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Two Weeks in the Philippines



When I think of the Philippines, the first thought that pops into my head is “Wow, I need to get back!” That’s because in spite of how much I saw and did during my two weeks in the Philippines, there are literally thousands of other experiences to be had – the Philippines has 7,017 islands, after all.

With this being said, two weeks is a great amount of time to get an intro to The Philippines. Follow this sample itinerary verbatim for a fully-planned trip to the Philippines, or simply use it as a guide for creating your own.

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The vast majority of international flights to the Philippines go to Manila, and in spite of the city’s questionable reputation among foreign visitors, the fact that you have to stop here isn’t such a bad thing – Manila is a full of things to do as it is people!


Start your first day in Manila by exploring Intramuros, the walled portion of Manila’s old city, which dates back to Spanish colonial times in the 16th century. Highlights include Manila Cathedral and San Agustin Monastery (fair warning: you’ll find this is often the case in the Philippines, the world’s most Catholic country). After exploring Intramuros, head to Rizal Park to honor Filipino nationalist José Rizal, or just enjoy a stroll along coastal Roxas Boulevard.

Manila is also home to attractions like the massive Chinese Cemetery (to say nothing of the dozens of massive shopping malls you’ll find here) and, if you’re in the mood for a day trip, Corregidor Island, which is one of the most interesting places you can visit if you’re into WWII history. In total, spend between 3-5 days of your two weeks in the Philippines in Manila.

Taal Volcano

Taal Volcano is just a couple hours away from Manila by car, but it feels like you’re on another planet. This is largely on account of otherworldly scenery – namely, the fact that the volcano sits inside a massive lake, and has a much smaller one inside it. Far out, huh?


A nearby town of the same name furthers the tendency of Taal to transport you somewhere else – or, in this case, another. Whether you explore public buildings like the stunning Taal Cathedral, or heritage homes that date back to the 19th century, spend 2-4 days of your two weeks in the Philippines exploring Taal Volcano.

Banaue Rice Terraces

One thing I love about the Philippines is that it’s so culturally diverse. While most people who live in Manila are technology-loving, English-speaking and Catholic, for example, the residents of Ifugao (Mountain) province in North Luzon are animistics who prefer their local tongue to the lingua franca. I can’t say much about their thirst for technology.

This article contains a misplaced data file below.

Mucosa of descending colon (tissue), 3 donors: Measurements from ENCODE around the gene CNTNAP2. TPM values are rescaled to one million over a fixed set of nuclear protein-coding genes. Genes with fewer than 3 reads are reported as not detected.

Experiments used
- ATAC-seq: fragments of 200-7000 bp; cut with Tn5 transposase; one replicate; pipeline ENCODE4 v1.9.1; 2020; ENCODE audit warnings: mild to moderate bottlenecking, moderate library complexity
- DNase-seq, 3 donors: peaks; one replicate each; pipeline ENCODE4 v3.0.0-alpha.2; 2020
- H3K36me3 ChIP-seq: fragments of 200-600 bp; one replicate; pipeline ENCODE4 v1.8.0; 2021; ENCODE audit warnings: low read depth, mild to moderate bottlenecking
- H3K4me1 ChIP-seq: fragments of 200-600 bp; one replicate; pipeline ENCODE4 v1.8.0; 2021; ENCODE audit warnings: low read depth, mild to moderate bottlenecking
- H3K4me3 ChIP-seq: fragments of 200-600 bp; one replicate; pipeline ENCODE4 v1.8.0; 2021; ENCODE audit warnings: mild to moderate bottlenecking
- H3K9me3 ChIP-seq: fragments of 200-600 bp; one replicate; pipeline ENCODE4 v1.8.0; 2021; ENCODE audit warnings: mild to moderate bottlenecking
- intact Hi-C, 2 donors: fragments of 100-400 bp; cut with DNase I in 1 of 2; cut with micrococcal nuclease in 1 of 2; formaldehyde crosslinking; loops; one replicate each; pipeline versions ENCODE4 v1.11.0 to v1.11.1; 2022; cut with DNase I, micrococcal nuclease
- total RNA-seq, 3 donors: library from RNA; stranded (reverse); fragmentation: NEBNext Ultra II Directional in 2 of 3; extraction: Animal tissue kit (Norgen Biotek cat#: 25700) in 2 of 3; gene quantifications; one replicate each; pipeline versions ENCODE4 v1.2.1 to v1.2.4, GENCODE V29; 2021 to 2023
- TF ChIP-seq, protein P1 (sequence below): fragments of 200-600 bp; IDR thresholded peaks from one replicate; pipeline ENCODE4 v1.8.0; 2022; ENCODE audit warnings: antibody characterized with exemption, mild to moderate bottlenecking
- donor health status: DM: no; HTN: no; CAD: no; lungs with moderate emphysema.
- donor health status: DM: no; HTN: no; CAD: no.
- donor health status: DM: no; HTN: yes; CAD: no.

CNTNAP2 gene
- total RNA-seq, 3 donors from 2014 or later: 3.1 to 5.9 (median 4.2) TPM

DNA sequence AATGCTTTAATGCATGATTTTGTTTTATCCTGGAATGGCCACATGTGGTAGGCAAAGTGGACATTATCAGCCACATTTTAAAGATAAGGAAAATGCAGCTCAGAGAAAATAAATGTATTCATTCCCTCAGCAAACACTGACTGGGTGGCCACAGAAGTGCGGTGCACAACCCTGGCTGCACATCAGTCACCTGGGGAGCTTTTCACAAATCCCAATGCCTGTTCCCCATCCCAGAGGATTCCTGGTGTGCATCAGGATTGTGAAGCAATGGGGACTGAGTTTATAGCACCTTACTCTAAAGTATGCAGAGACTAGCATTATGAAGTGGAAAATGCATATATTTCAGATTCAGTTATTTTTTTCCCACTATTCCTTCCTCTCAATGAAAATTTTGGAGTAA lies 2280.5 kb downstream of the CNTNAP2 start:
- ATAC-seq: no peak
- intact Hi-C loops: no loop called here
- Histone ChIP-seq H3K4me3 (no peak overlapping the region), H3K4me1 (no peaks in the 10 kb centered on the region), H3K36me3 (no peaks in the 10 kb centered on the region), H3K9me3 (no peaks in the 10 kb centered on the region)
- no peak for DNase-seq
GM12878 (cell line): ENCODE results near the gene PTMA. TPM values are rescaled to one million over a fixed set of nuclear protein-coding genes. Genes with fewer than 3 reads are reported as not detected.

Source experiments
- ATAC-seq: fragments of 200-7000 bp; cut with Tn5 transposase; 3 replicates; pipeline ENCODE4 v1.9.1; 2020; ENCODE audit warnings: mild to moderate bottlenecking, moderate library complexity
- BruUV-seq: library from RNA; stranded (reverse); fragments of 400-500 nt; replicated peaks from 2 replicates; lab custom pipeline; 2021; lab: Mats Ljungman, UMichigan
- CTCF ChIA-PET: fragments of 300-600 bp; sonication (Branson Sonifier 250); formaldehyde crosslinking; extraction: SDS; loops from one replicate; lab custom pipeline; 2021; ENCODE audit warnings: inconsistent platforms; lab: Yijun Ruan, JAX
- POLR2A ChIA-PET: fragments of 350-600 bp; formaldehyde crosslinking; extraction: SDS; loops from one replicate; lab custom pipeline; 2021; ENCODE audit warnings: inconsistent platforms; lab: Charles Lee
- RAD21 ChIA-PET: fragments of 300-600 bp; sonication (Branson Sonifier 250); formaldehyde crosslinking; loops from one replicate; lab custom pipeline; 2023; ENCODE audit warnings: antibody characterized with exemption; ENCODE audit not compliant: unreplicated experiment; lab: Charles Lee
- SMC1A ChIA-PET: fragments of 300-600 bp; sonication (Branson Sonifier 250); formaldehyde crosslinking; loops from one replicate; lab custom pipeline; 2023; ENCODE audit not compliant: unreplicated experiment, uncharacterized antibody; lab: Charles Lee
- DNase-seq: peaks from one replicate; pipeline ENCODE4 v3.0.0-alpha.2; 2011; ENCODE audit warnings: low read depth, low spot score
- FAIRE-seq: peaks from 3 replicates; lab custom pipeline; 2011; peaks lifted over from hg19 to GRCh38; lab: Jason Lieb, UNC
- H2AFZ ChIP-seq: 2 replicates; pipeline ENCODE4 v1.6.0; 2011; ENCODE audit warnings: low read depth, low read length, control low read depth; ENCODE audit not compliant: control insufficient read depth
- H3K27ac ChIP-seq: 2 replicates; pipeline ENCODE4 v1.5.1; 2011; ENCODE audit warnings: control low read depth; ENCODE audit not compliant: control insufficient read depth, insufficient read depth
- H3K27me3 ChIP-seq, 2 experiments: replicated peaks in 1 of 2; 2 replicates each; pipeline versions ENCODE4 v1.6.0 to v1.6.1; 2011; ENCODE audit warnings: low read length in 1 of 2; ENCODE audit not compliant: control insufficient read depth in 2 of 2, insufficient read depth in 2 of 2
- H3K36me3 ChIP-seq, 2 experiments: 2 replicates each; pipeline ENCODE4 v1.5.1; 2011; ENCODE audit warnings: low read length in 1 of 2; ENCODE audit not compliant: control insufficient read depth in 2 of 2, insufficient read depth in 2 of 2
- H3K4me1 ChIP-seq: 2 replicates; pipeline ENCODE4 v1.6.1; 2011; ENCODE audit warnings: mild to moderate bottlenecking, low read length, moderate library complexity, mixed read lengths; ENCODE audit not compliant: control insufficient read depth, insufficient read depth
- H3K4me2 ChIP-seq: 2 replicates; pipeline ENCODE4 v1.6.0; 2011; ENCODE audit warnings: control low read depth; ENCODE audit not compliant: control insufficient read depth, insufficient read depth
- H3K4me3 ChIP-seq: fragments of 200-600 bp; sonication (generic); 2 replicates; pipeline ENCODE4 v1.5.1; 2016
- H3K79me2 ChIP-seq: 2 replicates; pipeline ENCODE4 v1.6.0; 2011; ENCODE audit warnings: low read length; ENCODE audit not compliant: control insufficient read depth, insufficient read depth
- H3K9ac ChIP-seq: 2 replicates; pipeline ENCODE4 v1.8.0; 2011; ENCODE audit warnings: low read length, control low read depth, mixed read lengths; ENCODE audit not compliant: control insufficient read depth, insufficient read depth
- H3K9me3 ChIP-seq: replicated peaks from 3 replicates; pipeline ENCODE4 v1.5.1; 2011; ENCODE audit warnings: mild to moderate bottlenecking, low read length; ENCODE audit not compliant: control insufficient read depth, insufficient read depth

Of course, the people here patended one of the most important technological innovations in human history: Tiered agriculture. Some of the rice terraces in Banaue, including the UNESCO World Heritage site “The Amphitheatre,” are more than 5,000 years old, making them the oldest existing examples of human agriculture by fat.

Between hiking through the terraces, sampling delicious regional cuisine and mingling with healthy locals, there’s plenty to do in Ifugao Province. I thus recommend spending between 3-5 days of your two weeks in the Philippines in and around Banaue Rice Terraces.


Boracay has a reputation as one of the most beautiful islands in the world, but it’s also the subject of some criticism. Namely, the excessive tourism has resulted in the island being almost disgustingly commercialized, a characterization I can’t say I disagree with.


In spite of this, Boracay is indeed one of the most beautiful places I’ve seen in my life, so I definitely recommend going there if you have two weeks in the Philippines – I’ll suggest some other islands in a few lines if you have longer. Spend 3-5 days of your two weeks in the Philippines in Boracay.

Other Destinations in the Philippines

As I mentioned in the intro to this article, there are literally endless things to do in the Philippines, but if you’re looking for more specific ideas, I’ve got them here. If you have longer than two weeks in the Philippines and want to prolong your beach time, for example, you could head to islands like Cebu or Palawan, which are similar in scenery to Boracay but offer totally different vibes.

The Philippines also hosts a number of seasonal events, so if you know when you’re going to be spending your two weeks in the Philippines, you might plan your trip to coincide with one. I was lucky enough to be in the Philippines during Christmas, which is an experience in an of itself, and also during the Pampanga Giant Lantern Festival, which takes place in the city of San Fernando north of Manila, and where incredible lighted lanterns accompany local food, dance performances and more.